Healthcare Reform Impacts College Students

Healthcare Reform Impacts College Students

A look at how new health care reform might impact college students.

President Barack Obama speaks with President-elect Donald Trump during the presidential inauguration at the U.S. Capitol in Washington, Friday, Jan 20, 2017. (Saul Loeb/Pool Photo via AP)

Few things during Barack Obama’s presidency cultivated as much controversy as the Affordable Care Act — regarded as one of the worst things to happen to the United States by many conservatives and a godsend by some liberals.

The ACA has taken the controversial spotlight once again with President Donald Trump’s plan to repeal and replace it.

What causes many Americans to worry is Trump’s habit of changing opinions and beliefs.

In the late nineties he was quoted as saying  “I like universal [healthcare]; we have to take care, there’s nothing else. What’s the country all about if we’re not going to take care of our sick?” during an interview with Stone Phillips.

He also has not mentioned a universal healthcare system since his election. In fact, until recently he has mentioned very few details of a healthcare plan, other than criticizing the one currently in place.


UCO freshman Joshua Chidester feels that a free, universal healthcare system that draws inspiration from the Canadian system, would be the best possibility for the United States due to the rapid cease of the spreading of disease.

“Since there is less disease going around because of the free healthcare,” Chidester said, “there would be far lower rates for sickness.”

Of course this doesn’t come without disadvantages.

“It’s expensive,” UCO junior Dustin Stepp said. “We would have to cut budgets from other government programs, like defense.”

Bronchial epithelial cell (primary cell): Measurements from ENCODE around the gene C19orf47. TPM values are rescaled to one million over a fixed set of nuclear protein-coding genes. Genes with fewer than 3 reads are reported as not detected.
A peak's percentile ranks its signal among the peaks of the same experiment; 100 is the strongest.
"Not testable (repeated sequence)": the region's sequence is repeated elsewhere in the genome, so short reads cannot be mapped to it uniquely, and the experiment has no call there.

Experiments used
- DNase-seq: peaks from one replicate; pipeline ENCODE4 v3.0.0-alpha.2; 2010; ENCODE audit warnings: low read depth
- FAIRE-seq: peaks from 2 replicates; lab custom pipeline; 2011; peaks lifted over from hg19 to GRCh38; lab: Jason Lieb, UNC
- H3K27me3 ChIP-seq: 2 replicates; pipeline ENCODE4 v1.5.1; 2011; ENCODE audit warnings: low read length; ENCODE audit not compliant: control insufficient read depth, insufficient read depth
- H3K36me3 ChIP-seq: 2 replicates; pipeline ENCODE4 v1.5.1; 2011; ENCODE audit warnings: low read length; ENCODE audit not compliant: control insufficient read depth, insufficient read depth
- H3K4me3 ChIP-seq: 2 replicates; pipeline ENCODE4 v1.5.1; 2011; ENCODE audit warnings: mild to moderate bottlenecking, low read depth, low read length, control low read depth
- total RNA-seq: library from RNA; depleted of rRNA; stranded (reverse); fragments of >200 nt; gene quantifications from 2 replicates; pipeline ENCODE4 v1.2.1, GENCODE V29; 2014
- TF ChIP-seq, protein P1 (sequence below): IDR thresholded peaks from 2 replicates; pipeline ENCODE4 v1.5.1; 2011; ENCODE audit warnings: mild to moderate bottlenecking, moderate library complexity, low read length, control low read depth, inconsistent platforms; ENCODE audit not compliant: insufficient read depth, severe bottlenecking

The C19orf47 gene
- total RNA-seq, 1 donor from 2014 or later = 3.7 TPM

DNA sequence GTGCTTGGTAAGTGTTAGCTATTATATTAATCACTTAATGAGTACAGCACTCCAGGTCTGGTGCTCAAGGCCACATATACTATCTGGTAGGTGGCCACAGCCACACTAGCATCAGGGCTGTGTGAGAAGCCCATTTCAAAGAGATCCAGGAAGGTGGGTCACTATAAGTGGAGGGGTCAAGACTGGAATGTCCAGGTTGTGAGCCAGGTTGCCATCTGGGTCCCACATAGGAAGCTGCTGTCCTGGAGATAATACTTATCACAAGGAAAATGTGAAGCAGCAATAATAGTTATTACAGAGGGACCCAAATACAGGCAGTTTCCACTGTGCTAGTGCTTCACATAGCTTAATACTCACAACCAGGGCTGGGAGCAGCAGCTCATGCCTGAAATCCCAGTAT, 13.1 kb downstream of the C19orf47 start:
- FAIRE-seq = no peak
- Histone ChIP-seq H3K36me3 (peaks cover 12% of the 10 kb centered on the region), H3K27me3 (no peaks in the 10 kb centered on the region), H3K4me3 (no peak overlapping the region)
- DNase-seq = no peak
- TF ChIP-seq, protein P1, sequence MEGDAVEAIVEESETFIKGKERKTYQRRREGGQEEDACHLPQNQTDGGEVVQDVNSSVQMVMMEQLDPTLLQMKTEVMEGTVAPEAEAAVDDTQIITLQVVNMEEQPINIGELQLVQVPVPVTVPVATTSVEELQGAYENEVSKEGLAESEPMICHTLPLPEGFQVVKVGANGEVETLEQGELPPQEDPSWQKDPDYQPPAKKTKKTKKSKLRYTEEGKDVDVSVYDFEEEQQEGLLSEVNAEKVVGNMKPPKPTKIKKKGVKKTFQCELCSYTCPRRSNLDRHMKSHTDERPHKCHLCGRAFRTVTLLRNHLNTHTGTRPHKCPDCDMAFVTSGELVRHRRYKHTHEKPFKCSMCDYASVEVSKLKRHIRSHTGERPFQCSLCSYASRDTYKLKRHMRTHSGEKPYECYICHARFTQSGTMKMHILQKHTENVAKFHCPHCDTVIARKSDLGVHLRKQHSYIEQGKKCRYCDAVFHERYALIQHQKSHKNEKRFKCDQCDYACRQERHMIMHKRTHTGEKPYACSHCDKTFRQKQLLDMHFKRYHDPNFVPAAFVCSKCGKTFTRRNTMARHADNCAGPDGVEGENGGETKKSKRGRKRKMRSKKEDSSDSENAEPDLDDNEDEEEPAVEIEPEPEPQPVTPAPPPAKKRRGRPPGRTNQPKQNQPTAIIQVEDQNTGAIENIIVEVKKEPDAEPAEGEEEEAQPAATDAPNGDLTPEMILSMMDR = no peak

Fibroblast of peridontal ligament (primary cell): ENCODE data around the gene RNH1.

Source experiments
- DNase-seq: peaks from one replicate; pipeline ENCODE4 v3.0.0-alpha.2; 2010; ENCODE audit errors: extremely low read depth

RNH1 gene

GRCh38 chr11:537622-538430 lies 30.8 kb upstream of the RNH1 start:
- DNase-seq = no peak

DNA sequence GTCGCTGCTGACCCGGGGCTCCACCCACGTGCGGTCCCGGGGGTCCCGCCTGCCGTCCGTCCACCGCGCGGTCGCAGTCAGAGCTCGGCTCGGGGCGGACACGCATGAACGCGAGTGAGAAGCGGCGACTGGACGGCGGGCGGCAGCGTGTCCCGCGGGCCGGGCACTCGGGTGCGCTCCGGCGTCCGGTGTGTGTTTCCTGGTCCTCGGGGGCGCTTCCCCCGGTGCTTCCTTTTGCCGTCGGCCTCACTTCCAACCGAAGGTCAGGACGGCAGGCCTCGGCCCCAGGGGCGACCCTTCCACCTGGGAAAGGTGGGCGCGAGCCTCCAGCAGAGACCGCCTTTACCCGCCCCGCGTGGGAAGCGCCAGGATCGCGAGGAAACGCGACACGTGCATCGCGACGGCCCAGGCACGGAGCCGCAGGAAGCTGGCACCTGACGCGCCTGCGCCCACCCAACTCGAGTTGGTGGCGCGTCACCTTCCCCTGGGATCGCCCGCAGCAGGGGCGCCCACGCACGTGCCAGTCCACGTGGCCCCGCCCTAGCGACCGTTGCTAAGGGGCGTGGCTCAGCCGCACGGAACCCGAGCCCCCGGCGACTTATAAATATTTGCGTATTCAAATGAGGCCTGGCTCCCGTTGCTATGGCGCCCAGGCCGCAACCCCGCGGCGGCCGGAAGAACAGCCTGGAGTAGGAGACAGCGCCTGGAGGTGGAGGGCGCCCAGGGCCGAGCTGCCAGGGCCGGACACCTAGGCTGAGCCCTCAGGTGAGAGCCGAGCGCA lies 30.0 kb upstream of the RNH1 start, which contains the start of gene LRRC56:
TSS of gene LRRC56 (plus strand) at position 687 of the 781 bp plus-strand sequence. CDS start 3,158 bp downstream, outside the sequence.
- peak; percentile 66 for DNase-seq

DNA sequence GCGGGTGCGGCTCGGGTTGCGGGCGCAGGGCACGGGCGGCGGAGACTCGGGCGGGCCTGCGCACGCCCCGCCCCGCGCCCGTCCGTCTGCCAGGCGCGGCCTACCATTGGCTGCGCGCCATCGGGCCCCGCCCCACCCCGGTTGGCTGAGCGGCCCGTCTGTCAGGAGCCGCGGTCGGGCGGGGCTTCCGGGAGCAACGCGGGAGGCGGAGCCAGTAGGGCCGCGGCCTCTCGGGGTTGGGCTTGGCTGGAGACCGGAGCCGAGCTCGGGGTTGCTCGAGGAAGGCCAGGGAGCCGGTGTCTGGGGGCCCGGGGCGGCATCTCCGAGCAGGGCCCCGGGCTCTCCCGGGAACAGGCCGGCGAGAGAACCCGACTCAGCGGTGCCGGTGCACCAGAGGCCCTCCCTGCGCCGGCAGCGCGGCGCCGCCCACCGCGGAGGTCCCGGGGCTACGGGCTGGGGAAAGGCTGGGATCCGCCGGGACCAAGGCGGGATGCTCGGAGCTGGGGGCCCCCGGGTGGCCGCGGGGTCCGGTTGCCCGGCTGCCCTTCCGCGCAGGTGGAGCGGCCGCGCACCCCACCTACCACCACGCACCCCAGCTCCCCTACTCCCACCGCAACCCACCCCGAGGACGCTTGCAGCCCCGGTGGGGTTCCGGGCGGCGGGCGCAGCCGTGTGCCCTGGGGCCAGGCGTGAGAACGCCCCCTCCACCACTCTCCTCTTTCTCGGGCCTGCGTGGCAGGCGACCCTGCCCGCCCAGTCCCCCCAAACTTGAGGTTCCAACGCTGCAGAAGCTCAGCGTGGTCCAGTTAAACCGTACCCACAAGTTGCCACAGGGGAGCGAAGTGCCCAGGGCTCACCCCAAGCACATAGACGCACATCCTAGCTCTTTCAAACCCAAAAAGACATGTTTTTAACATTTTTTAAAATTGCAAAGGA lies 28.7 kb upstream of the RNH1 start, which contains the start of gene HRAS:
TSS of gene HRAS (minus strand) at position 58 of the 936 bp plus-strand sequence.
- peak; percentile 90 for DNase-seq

Although Stepp is not personally affected by the change, being covered by a Native American healthcare system, he personally knows others who could be.

By far, the biggest concern with a change from “Obamacare” to “Trumpcare” is the question of preexisting conditions. Those with chronic illnesses are much more difficult for insurance companies to cover, due to expense.

“I’m type one diabetic,” OSU senior Jb Pry said. “If the ACA is repealed and its replacement doesn’t protect people with preexisting conditions, then I’m in pretty big danger of not being able to get insurance again.”

This is a big impact for someone who must have a steady supply of medication.

“It probably stops me from living, honestly,” Pry said. “After I turn 26, if I lose my coverage, I could just straight up be denied it. I have to start paying for my insulin and diabetes supplies out of pocket. Multiple hundreds of dollars a week — I can’t afford that.”

Trump has said in the past that there was a lot about the ACA that he liked and coverage for those with preexisting conditions was one of them.

“That being said,” Pry said, “people like me would feel a lot more comfortable if we could see a plan in writing.”

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